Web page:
DNA Expert Helps Make the Cancer Connections
You inherited your eye color from your mom and your hair color from your dad. Did one of them give you an elevated risk of cancer, too?
That question can now be answered through a new genetic counseling and testing service available at NorthBay Healthcare. Karen Vikstrom, who has more than 15 years of experience in genetic counseling, recently began offering this cutting-edge technology to patients at risk through the NorthBay Cancer Center.
"What we know about genes and their connection to cancer has exploded in recent years,” Vikstrom explained. “The first breast cancer gene, called BRCA1, was identified in 1994 and we now know there are dozens of genes that potentially cause breast and other cancers. In those 5 percent to 10 percent of individuals diagnosed with cancer, there is an inherited factor that we can often identify, and this leads to better treatment and management.”
Access to this innovative service aligns with NorthBay’s mission of providing advanced medicine close to home. Previously, patients who warranted genetic testing and counseling had to go to San Francisco or Sacramento, noted Teresa Langley, assistant vice president, Oncology.
“Karen’s expertise strengthens our strategic initiatives of Seamless Care, Trust, and Independence,” Teresa said. “Her genetic counseling skills give patients the opportunity to have personalized treatment options right here, close to home.”
Any NorthBay Healthcare physician — whether an oncologist, specialist or primary care physician — can refer a patient with certain red flags to Vikstrom for a genetic risk evaluation.
Those red flags crop up when capturing a patient’s medical and family history, she explained. For breast cancer, the three most common red flags are if a woman is diagnosed as having breast cancer before the age of 50, if several members of the same generation have been diagnosed with breast cancer, or if it runs in several generations. Women with ovarian cancer at any age should also be evaluated.
Other red flags include a diagnosis of any cancer in anyone under age 50 or more than one cancer in the same person. A pattern of cancers may also be of concern, as researchers now know that some breast and ovarian cancer genes may also cause prostate and pancreatic cancer and melanoma. And a family history of colon cancers may point to another hereditary condition — Lynch Syndrome — a condition that increases the risk of cancers of the uterus, stomach, ovaries, small bowel, pancreas, urinary tract, kidney and bile ducts, and a slightly increased risk of prostate cancer.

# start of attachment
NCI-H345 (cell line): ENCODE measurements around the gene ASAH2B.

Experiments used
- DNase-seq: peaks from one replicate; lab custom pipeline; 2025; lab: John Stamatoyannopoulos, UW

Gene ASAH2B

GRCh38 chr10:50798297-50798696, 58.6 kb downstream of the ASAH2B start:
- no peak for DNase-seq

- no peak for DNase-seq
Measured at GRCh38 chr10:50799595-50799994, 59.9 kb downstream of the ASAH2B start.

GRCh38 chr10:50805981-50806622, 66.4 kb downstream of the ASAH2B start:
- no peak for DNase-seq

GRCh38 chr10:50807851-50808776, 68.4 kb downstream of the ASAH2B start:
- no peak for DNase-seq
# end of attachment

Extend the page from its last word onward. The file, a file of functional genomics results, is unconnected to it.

Physicians who believe their patients may be at risk can have them fill out a questionnaire that is forwarded to Vikstrom. If the information warrants further investigation, the patient meets with her for a cancer risk assessment. She works with the patient to create an even more detailed, three- to four-generation medical pedigree. If genetic testing is indicated, a saliva or blood sample is collected and sent for analysis.
“It’s like detective work,” she explained. “I ask lots of questions, about every individual in the family — those with cancer and those without.”
Test results are usually available in two to three weeks. She interprets the results and meets with the patient to discuss next steps.
A patient can be self-referred or referred by their physician, Vikstrom explained. Genetic counseling may be covered by insurance — including Medicaid — if specific criteria is met. Insurance authorization will be obtained for all patients before they are scheduled for an appointment. If their insurance does not cover the service, Vikstrom can explain other testing options, which often include low-cost, out-of-pocket tests.
Patient privacy is paramount and protected by laws, Vikstrom explained. The Genetic Information Nondiscrimination Act of 2008 (GINA) prevents employers and health insurance companies from using a person’s genetic information in employment or coverage decisions. This law does not cover life insurance, disability insurance, or long-term care insurance.
And, the results of the test are also protected under the Health Insurance Portability and Accountability Act (HIPAA). HIPAA requires that providers, such as doctors, nurses, and hospitals, keep your health information private.
Any NorthBay Healthcare physician or clinician is welcome to contact Karen for copies of the Cancer Risk Assessment questionnaire, or for questions. She can be reached at (707) 624-8000.
“If we can identify people with higher-than-average cancer risks, we can implement a screening plan and hopefully prevent cancer or catch the disease early, when it is highly treatable.”